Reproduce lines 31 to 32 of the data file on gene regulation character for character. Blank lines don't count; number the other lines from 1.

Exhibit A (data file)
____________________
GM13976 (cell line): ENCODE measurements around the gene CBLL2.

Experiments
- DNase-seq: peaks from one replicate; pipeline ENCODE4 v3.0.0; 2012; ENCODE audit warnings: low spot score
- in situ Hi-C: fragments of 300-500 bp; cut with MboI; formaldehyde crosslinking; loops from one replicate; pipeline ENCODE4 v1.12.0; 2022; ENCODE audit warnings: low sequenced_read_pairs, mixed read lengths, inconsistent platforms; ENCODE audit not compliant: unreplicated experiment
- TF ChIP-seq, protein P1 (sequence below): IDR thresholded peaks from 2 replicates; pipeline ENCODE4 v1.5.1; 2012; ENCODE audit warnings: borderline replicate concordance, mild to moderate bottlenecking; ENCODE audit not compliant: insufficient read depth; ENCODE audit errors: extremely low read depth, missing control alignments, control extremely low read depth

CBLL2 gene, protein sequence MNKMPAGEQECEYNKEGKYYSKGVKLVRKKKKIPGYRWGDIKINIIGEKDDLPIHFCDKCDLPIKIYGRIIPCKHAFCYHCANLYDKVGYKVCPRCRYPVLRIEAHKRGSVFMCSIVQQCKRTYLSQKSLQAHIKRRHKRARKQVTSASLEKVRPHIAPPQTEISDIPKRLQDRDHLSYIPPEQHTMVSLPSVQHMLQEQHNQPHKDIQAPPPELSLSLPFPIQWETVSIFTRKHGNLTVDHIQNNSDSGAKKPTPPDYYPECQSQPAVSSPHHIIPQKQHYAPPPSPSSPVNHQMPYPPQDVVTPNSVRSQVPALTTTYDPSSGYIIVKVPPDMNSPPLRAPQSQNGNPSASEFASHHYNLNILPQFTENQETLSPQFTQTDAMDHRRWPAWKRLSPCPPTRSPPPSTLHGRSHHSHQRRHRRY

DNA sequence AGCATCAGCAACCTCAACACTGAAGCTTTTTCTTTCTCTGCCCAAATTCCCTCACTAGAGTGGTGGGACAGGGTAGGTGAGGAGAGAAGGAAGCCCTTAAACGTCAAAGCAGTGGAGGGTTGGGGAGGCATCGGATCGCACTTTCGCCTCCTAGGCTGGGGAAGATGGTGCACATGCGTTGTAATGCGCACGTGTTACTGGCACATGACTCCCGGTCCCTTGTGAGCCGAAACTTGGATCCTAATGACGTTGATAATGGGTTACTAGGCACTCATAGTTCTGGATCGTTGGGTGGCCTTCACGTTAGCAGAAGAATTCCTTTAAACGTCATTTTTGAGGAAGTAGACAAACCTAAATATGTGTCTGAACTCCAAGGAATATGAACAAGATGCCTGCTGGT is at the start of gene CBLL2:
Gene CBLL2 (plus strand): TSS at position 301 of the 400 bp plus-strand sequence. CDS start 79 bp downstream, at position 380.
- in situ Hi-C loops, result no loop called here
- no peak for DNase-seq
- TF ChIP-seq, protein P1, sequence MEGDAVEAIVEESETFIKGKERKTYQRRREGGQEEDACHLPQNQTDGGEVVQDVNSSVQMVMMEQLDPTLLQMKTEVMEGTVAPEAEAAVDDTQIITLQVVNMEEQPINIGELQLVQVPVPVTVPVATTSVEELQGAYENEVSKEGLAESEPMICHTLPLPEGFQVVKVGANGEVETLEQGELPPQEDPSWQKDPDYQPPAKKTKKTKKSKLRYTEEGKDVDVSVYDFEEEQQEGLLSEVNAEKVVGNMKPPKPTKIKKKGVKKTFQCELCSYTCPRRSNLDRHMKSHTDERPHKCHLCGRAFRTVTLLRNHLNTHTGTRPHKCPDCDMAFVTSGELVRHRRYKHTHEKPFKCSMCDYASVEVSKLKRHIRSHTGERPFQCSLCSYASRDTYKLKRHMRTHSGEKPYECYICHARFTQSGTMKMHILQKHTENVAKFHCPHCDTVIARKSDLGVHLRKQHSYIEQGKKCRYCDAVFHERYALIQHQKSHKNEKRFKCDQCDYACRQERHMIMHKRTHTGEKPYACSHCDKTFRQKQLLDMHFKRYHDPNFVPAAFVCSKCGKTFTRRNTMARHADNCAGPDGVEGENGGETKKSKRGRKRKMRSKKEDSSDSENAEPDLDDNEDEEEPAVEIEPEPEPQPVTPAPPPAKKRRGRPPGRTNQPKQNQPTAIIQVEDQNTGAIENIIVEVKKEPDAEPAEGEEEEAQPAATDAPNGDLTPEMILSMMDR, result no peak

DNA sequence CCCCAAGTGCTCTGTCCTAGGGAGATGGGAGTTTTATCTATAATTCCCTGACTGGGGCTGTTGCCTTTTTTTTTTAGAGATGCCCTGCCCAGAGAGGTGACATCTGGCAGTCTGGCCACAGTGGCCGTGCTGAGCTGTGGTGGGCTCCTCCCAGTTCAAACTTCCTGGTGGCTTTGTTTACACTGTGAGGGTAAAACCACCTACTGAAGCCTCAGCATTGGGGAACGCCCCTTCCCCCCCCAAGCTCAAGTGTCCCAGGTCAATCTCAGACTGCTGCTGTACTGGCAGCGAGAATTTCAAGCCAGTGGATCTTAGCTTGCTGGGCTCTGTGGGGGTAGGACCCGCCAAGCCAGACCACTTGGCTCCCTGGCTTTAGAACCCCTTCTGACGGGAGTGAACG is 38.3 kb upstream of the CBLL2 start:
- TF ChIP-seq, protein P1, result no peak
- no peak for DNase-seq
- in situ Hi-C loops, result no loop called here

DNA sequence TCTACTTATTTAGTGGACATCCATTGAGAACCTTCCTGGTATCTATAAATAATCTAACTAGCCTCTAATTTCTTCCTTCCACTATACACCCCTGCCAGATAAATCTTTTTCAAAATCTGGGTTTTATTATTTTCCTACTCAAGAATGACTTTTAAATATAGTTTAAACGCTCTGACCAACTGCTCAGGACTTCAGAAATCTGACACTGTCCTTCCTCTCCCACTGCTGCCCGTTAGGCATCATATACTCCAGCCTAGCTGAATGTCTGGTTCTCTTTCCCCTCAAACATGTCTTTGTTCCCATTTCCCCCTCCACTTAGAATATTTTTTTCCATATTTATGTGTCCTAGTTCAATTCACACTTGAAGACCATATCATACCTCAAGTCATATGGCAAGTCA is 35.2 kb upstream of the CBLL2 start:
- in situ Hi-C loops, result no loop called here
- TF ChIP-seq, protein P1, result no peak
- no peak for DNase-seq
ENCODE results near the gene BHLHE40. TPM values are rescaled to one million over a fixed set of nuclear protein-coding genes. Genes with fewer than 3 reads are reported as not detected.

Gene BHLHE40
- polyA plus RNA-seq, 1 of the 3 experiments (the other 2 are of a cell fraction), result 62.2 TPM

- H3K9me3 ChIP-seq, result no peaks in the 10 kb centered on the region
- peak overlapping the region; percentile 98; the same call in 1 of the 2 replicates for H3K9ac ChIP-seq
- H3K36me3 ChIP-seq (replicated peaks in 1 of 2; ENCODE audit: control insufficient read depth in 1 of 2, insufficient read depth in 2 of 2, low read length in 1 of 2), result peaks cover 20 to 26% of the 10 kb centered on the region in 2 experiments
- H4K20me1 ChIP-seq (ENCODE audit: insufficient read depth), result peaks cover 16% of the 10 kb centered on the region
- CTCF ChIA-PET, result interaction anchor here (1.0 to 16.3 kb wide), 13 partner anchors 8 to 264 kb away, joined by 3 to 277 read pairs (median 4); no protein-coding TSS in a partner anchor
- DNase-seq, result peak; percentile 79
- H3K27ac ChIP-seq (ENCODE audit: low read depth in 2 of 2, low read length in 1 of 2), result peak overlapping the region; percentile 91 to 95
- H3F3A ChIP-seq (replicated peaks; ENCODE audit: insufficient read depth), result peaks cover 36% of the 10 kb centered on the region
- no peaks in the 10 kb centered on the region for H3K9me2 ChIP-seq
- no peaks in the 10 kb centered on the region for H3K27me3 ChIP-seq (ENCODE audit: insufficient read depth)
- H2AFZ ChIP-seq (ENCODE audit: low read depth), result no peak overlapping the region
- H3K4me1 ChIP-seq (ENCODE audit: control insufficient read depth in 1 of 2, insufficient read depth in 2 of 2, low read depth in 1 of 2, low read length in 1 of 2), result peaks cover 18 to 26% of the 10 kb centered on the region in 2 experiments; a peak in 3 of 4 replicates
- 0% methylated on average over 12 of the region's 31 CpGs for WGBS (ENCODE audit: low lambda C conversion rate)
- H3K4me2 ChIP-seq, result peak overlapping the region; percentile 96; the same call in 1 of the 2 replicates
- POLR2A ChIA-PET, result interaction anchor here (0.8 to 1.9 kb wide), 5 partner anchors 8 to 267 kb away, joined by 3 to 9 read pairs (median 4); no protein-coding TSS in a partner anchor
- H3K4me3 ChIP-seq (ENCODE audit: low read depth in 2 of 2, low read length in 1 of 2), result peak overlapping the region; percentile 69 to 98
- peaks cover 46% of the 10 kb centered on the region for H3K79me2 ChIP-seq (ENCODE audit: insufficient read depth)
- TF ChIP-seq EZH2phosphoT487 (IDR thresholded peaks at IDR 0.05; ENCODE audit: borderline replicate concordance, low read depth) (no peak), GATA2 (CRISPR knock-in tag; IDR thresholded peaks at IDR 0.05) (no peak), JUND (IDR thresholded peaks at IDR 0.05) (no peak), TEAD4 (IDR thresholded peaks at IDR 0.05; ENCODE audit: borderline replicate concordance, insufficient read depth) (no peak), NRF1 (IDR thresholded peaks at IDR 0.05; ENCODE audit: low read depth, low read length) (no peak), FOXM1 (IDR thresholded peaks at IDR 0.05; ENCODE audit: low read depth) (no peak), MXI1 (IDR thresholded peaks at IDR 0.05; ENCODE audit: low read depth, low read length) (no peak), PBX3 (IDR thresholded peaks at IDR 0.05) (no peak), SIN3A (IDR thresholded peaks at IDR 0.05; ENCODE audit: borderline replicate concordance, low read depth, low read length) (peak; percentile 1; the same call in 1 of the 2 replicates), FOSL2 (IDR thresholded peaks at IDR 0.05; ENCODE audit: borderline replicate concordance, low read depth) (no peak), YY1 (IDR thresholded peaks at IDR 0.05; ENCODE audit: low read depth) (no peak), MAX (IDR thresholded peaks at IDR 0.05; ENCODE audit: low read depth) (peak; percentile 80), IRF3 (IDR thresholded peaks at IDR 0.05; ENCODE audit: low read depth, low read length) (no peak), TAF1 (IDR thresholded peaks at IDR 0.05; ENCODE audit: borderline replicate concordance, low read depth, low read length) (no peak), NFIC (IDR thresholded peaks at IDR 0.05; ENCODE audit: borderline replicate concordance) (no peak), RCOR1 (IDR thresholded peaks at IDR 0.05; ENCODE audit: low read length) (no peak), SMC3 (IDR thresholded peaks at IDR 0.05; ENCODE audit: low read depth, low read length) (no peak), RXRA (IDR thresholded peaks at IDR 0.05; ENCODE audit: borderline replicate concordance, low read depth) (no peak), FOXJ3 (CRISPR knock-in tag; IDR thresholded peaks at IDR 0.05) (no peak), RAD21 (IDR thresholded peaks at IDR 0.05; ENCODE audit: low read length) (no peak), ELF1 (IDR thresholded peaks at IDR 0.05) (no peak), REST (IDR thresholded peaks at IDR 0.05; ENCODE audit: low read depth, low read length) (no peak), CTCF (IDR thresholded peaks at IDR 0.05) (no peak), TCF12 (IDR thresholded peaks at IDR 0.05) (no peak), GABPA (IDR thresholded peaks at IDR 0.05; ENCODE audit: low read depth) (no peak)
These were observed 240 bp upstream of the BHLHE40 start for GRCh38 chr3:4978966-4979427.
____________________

- no peaks in the 10 kb centered on the region for H3K9me2 ChIP-seq
- no peaks in the 10 kb centered on the region for H3K27me3 ChIP-seq (ENCODE audit: insufficient read depth)